Christina Capecchi: How to travel lightly: the great de-clutter

By Christina Capecchi

My next-door neighbors have been packing up to move for the last month. The empty nesters are downsizing, and I’ve watched their weeks-long purge with a mix of horror and admiration.

High-school letter jacket?


Handmade desk?


Barbie clothes sewn by Grandma?


Almost everything had to go. There was no longer space or, it turns out, need. They’ve raised their kids, retired from their careers. So they handpicked recipients for special items that no longer serve them and donated the rest.

Yesterday, when the moving truck pulled up, their garage became the graveyard for the final bits: a wooden Santa, a large clock, potting soil and a box labeled “rags.”

That’s what it had come down to: the rags.

I could see a lightness in the wife’s face. Sure, the past month had been grueling – endless sorting, boxing, lifting, lugging. But she had eliminated all the unnecessary stuff in her life and, with it, a tremendous psychological weight.

She is ready for the next chapter, and she has put in the work so she can travel lightly.

I want to do the same. I just don’t know if I’m ready.

For guidance, I’ve been reading Laraine Bennett, the Catholic author best known for her writing on temperaments. Laraine’s latest book explores the spiritual underpinnings of our consumerist culture. It draws inspiration from St. Therese of Lisieux, who wrote: “Happiness has nothing to do with the material things that surround us; it dwells in the very depths of the soul.” It is titled: “The Little Way of Living with Less: Learning to Let Go with the Little Flower.”

The book begins with Laraine’s account of selling almost everything to move to Germany with her husband and two young children. They settled in an old farmhouse with a tiny kitchen and miniature stove. Their American-size box spring wouldn’t fit through the stairs, so they made do with a mattress on the floor and fleas from the barn animals next door.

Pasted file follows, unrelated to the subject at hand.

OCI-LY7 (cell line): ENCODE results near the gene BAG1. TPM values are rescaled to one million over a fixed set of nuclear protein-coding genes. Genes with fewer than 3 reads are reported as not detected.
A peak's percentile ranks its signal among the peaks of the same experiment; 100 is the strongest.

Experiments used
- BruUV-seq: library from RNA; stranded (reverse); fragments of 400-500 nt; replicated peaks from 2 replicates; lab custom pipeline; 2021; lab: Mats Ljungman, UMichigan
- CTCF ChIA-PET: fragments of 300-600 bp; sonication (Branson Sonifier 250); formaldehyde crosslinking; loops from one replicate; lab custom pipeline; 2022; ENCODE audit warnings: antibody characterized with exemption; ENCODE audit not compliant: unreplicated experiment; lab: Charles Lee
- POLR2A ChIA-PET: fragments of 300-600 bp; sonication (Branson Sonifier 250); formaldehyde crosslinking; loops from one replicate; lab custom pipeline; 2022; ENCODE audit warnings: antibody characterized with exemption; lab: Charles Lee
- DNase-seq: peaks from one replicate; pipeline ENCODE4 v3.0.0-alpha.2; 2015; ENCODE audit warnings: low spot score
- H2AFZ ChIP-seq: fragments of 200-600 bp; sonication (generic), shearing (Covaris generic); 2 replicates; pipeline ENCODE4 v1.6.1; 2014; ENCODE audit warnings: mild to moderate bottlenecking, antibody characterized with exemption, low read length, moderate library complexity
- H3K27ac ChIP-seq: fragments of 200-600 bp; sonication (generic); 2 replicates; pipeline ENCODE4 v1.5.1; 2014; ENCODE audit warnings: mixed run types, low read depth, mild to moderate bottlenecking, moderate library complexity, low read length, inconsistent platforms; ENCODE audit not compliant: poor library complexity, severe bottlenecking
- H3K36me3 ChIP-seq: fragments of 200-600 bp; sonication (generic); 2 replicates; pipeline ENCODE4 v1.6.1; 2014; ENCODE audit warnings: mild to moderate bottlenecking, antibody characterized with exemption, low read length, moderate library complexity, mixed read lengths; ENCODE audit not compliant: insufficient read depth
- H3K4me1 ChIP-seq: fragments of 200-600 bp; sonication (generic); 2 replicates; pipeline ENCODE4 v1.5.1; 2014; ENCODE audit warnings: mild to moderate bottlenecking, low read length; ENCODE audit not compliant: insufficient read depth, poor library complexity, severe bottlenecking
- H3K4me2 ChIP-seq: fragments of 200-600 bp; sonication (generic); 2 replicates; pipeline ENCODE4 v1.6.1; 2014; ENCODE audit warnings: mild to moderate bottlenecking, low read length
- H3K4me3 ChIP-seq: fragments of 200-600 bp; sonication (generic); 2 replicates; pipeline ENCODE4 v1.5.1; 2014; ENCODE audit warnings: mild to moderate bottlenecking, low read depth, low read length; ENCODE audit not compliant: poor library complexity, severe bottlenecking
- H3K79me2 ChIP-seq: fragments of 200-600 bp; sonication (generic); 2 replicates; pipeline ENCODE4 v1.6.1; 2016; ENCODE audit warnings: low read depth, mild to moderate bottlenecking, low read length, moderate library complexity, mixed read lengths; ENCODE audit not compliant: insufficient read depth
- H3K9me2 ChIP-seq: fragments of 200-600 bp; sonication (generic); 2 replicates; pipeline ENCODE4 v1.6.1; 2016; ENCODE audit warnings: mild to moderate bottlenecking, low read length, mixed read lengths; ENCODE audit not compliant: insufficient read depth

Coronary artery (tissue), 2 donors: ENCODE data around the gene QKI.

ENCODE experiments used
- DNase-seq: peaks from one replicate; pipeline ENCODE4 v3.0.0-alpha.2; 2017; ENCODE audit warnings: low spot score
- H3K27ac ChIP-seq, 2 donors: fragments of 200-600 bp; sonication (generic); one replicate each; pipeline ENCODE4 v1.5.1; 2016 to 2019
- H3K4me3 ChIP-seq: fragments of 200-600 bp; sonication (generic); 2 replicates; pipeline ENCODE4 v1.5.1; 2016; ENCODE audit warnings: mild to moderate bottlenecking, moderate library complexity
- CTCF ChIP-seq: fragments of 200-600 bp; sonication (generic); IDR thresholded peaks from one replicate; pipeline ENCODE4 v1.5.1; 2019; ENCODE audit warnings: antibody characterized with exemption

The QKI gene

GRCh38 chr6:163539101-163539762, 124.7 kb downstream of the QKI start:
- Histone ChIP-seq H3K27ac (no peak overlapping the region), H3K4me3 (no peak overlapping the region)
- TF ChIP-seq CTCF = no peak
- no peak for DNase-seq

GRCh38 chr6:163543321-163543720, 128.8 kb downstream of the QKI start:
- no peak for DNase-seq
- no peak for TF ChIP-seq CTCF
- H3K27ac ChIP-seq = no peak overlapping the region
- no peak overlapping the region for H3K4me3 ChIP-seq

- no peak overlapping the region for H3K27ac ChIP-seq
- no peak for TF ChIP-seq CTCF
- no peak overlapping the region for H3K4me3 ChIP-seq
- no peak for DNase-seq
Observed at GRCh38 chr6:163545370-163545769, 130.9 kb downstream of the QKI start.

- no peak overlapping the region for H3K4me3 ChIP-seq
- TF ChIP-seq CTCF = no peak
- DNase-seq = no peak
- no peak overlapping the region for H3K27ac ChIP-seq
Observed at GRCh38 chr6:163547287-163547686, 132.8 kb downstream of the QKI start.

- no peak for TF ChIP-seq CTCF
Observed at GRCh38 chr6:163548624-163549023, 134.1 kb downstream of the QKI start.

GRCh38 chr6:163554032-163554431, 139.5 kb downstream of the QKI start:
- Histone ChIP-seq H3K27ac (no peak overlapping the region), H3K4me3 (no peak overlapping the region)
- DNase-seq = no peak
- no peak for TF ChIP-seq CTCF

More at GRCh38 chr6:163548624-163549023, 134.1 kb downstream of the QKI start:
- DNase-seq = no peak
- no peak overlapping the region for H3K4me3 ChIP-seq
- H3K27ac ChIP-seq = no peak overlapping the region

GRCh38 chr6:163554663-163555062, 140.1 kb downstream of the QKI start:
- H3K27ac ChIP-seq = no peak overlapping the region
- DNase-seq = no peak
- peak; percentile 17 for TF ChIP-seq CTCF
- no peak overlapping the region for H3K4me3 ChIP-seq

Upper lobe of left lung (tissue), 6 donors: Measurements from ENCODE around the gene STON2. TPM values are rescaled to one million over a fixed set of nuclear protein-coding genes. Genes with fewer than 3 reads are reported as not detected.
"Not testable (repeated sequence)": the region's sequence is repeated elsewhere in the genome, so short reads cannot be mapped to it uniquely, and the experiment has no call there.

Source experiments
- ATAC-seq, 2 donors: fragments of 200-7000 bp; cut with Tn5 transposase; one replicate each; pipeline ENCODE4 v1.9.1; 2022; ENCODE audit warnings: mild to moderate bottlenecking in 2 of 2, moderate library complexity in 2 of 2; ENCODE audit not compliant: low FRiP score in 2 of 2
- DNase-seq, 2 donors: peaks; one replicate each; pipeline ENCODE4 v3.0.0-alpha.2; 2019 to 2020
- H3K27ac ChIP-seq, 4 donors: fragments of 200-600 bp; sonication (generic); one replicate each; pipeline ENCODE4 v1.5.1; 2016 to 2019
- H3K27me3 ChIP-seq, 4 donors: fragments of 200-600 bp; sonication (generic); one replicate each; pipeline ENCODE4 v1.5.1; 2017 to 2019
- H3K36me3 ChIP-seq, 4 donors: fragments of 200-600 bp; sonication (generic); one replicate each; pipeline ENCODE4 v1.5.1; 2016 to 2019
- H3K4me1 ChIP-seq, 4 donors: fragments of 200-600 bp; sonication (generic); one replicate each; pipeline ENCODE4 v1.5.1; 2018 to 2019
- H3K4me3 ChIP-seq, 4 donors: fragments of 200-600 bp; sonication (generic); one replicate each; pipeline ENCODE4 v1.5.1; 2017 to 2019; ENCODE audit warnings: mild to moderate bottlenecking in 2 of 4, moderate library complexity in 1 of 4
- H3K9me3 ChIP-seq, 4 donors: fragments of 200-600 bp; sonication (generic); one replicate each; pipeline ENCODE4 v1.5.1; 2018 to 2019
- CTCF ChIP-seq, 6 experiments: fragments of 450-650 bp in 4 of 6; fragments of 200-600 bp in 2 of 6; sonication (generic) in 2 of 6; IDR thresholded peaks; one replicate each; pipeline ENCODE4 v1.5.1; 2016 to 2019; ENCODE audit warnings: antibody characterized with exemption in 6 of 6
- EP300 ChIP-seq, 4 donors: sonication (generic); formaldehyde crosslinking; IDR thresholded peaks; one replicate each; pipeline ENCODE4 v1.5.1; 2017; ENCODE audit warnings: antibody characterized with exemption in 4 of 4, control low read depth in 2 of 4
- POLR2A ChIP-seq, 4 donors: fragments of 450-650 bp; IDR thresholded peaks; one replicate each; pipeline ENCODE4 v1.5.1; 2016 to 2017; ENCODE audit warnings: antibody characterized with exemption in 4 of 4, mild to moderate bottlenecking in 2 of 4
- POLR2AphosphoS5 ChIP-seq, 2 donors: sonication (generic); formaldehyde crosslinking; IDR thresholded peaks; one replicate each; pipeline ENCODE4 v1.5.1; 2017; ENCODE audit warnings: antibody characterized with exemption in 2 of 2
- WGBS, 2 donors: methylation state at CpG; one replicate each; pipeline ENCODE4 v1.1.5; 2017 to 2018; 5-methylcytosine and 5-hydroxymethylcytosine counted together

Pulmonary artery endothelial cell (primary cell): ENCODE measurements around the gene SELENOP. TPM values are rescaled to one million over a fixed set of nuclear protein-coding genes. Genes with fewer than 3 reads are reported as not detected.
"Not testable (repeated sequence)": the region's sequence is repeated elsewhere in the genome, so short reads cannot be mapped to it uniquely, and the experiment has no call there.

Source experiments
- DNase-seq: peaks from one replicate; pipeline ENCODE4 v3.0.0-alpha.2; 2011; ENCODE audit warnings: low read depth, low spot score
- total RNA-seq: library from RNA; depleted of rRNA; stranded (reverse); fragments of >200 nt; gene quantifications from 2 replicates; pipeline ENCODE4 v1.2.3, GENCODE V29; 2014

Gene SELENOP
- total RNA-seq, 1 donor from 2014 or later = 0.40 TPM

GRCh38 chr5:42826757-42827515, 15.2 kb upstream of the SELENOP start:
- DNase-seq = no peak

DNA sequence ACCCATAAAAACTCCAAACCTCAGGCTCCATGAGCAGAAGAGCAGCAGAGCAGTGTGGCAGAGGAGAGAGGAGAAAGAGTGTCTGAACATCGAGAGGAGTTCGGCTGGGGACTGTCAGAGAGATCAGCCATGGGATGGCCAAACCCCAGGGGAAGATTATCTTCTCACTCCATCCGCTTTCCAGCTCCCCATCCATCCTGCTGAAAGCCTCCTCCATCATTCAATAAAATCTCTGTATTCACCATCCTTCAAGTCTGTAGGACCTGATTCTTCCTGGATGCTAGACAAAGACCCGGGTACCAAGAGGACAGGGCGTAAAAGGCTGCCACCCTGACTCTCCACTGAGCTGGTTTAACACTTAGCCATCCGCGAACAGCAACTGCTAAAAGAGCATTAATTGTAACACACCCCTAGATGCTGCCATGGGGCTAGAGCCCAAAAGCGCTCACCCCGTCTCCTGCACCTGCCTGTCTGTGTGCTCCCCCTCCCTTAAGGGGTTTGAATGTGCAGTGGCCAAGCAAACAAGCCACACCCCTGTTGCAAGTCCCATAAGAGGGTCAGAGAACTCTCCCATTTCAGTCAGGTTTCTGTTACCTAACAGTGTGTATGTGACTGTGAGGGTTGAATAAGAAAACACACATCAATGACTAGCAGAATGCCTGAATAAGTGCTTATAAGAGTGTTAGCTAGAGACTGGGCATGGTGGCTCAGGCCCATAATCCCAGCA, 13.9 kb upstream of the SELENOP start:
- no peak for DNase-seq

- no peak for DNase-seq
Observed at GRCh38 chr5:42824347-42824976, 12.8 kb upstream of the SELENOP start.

“This discomfort opened up a space where there was a possibility of spiritual awakening, an encounter, a surprise,” Laraine writes. “God is the God of surprises, Pope Francis says. But when you are too comfortable, too content with the status quo, you rarely step out of your cozy cocoon to encounter the surprise.”

In lieu of the frantic Christmas shopping she’d witnessed in the U.S., the young mom participated in a neighborhood tradition: hiking through snowy woods to a mountaintop where snow began to fall just as St. Nicholas appeared, with bishop’s miter and staff in a horse-drawn carriage.

“When our hearts are filled with our earthly loves, our creature comforts and our material possessions, we have less room for God,” Laraine writes.

Ultimately, we need very little. But the line between want and need has never been blurrier in the age of Amazon. We buy for so many reasons: because we can, because it brings a momentary thrill or distraction, because it was recommended by an influencer.

It can be difficult to examine our motives, especially when the period from idea to acquisition spans a matter of seconds.

This year I’ve tried to slow that down. What I discovered is that sometimes – embarrassingly – I already had the thing I was about to buy, or something similar. I could get by.

Before a party, I could dig through my “Rainy Day Bin” and find a gift that would suffice. I’ve become more honest about the recipient’s needs. I picture a cluttered house and busy schedule and opt, instead, for a handwritten card paired with a jar of honey or box of tea.

Buying less isn’t fun, but I can feel virtue building – patience, prudence, peace. It feels good to be resourceful, more easily contented.

I want to travel lightly, unencumbered, with my arms and heart open wide, ready to be surprised.

Christina Capecchi is a freelance writer from Inver Grove Heights, Minn.


Author: The Central Minnesota Catholic

The Central Minnesota Catholic is the magazine for the Diocese of St. Cloud.

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